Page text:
Journalist Ollie Richardson reflects on the issue.
Sputnik: Conservative MP Huw Merriman has blamed Dominic Cummings for the "nasty streak" he said was running through Downing Street, in particular a Number 10 briefing that the BBC licence fee was for the chop. How significant are these comments?
Ollie Richardson: Mr. Cummings is of course correct in his approach to criticizing the BBC. The real question is why is he saying now? Why didn't he say these things, for example, five years ago 10 years ago; because nothing has changed in terms of the establishment in England and the United Kingdom. The obvious answer to that question will be the political field in the United Kingdom is now being reformatted. In the United Kingdom, there is no longer this Labour/Tory left/right paradigm. Now we have more of a traditional liberal block and more a block that is looking towards the east and is interested in doing business with Russia and China. That is why we hear calls now saying the BBC is no longer fit for purpose - why should people pay a license fee? It doesn't serve a purpose, it does not correlate to the views of a British person in the year 2020 especially now after Brexit has been implemented.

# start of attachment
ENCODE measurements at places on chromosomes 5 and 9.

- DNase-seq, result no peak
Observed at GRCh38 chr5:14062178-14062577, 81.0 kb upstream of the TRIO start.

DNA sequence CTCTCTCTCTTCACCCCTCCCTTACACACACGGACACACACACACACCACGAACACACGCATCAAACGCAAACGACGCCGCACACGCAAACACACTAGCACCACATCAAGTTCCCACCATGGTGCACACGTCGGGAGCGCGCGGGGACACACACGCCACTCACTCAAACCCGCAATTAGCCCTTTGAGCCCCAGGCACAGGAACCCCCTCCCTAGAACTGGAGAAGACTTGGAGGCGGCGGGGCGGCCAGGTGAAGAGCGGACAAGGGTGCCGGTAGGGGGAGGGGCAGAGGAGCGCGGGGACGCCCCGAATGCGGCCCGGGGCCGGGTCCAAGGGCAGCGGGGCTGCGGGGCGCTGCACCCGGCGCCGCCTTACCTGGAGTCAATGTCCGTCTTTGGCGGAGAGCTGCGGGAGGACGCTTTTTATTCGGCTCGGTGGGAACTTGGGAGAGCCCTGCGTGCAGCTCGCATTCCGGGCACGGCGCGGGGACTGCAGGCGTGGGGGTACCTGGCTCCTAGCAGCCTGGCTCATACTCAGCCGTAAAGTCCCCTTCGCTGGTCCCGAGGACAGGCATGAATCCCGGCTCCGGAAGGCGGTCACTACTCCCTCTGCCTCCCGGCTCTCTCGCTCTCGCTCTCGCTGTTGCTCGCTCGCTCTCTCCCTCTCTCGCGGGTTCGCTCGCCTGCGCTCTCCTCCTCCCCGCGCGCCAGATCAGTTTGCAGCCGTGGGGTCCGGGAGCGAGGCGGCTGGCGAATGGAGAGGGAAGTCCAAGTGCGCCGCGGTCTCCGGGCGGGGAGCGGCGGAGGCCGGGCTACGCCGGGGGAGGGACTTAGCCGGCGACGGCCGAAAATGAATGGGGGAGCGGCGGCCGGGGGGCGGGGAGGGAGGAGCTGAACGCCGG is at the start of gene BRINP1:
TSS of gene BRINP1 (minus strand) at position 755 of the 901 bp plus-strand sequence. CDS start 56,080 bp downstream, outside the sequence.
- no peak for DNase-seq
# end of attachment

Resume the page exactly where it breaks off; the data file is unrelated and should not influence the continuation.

Sputnik: Do you think some of the answers that Cummings has towards reforming the BBC, despite being controversial; do you think that this will actually fix the BBC? Do you think you'll actually make it fit for purpose all the still be inherent flaws with the broadcaster going forwards?
Ollie Richardson: I don't believe really that the BBC can be reformed as a news agency. As a TV channel, yes they can continue to provide services; bearing in mind in the United Kingdom, the information space is really changing. It's not just the BBC or Sky News, there are other alternatives - Sputnik for example - so it would appear that the BBC is really on borrowed time. I don't think it will just disappear but it is some sort of blunt knife that doesn't really serve a purpose.
Sputnik: Cummings, he's obviously a figure that's incredibly controversial. There's a massive question about the role in which these advisors have and the power of they wield. Is this another example of an unelected advisor with too much power? Or is it just part and parcel of British politics?
Ollie Richardson: Yes, it is just part of the system. On the one hand, we have a lot of unelected people in Number 10. Theresa May was not elected and also many other politicians in Number 10 just came to power because another one resigned. Such people like Cummings at the same time shouldn't have such power but the short answer to that question is it is part and parcel of British politics but as I mentioned before that is now changing because people realize the money that's in their pockets is becoming less and less and the more people that have access to things like social media the less dependent they are on state propaganda and the more aware they are of what is going on.
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